How To Watch Sally Yates' Testimony On Russia & The White House
You likely remember Sally Yates' role as acting attorney general at the beginning of Trump's presidency. The Obama appointee made her mark, refusing to defend President Trump's travel ban and ultimately being fired for the decision. But that's not the only big issue Yates has been involved in — she also was privy to information about National Security Adviser Michael Flynn and his conversations with the Russian ambassador in late December. Now she's going to share some of what she knows.
If you're wondering how to watch Yates' testimony on Russia and the White House, you've come to the right place.
Unlike the investigation into Russia's role in the presidential election, the answer is pretty straightforward. If you have C-SPAN, you can tune into the Senate Judiciary Committee's crime and terrorism subcommittee hearing there. Check their website to get an email reminder when their television coverage begins.
Another good option would be to stream the coverage directly from the Judiciary Committee's website. Many other cable news channels will likely air parts of the testimony too, but if you want start-to-finish coverage, these aforementioned options are your best bet.
What exactly Yates will say, though, is more of a guessing game. The Washington Post reported that the former acting attorney general is going to be discussing her conversations with the White House on the subject. Reportedly, she had a conversation with White House counsel Donald McGahn, in which she explained that what Mike Pence had said publicly about Michael Flynn's contact with the Russians was wrong. It later came out that Pence was misled. Flynn, when he stepped down, ultimately admitted to speaking with the ambassador, but not about what they discussed. Bustle reached out to Flynn for comment.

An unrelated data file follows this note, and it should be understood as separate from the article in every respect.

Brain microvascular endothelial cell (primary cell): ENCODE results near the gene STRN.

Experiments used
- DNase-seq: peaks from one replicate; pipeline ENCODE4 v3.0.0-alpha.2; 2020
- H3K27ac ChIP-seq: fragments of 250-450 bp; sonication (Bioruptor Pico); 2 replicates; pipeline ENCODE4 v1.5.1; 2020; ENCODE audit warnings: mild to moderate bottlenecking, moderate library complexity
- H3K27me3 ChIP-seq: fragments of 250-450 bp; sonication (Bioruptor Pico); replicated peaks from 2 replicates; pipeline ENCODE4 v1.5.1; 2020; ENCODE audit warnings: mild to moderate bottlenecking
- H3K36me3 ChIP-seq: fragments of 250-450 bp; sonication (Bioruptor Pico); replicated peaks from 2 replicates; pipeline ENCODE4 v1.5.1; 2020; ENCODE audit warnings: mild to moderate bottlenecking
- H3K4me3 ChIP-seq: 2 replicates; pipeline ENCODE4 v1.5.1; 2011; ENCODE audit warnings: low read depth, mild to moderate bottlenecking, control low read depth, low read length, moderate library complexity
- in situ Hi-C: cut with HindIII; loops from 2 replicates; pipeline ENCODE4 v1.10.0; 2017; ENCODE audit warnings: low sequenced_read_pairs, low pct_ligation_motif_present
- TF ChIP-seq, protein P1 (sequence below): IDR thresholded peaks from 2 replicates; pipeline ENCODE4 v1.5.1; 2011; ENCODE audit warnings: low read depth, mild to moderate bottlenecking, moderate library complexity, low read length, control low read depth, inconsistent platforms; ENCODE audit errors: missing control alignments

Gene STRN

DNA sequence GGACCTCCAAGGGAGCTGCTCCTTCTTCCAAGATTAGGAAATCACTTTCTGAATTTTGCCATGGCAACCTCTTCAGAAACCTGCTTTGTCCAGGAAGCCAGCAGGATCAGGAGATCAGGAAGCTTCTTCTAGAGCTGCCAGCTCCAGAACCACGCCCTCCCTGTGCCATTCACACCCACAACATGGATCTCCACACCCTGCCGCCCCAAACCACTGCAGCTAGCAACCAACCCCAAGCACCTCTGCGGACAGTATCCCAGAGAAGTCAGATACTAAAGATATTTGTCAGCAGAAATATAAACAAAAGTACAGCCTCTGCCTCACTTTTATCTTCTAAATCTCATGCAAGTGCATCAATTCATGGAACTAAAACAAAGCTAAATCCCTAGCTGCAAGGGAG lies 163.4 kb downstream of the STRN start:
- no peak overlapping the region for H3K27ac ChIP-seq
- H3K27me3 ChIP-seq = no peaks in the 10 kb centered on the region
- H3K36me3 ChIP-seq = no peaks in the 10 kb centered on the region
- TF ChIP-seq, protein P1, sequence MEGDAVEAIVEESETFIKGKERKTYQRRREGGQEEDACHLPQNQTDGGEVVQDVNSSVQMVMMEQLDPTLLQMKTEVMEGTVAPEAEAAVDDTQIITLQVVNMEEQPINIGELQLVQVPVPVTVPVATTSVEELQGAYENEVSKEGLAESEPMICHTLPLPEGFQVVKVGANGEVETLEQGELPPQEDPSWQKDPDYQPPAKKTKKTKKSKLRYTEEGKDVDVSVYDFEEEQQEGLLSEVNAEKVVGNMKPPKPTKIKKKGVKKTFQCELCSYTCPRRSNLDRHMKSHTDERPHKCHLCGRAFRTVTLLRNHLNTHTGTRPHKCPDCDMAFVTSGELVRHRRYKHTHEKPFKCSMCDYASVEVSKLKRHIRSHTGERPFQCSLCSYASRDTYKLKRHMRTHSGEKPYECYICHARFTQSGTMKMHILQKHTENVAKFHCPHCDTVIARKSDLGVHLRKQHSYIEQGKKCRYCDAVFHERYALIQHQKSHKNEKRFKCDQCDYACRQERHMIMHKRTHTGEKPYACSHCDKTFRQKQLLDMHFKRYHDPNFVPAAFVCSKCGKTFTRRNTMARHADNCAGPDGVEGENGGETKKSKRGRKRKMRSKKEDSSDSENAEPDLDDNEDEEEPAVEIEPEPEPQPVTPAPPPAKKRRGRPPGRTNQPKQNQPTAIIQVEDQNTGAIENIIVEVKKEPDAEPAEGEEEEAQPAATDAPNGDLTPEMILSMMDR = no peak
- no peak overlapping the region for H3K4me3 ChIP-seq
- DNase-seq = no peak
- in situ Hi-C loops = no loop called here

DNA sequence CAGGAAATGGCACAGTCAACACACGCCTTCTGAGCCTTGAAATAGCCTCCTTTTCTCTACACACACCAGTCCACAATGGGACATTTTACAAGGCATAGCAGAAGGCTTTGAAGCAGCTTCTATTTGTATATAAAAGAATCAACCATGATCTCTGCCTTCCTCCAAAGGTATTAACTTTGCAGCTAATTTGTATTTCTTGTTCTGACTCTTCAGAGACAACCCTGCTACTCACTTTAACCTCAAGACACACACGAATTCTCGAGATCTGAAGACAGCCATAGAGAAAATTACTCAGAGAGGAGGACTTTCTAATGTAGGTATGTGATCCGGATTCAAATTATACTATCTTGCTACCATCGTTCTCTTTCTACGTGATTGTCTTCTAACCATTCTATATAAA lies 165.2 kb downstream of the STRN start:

As for Yates' testimony, the senators' goal, is essentially to figure out exactly who knew what when. California Sen. Dianne Feinstein explained her goals on NBC's Meet The Press. "Apparently [Yates] has some information as to who knew what when that she is willing to share. And that would be what she knew about Michael Flynn's connections to Russia and exactly what she knew they were," Feinstein explained.
At one point, it wasn't even clear whether this testimony would even be allowed. Back in March, it became clear that the Trump Administration was working to block her testimony to a House Committee, citing the "presidential communication privilege," essentially attorney-client privilege between the president and his attorney general. She's now being allowed to testify, but it could still limit what she says.
To find out exactly she shares, you'll have to tune in. Luckily C-SPAN and the Judiciary Committee are making that easy.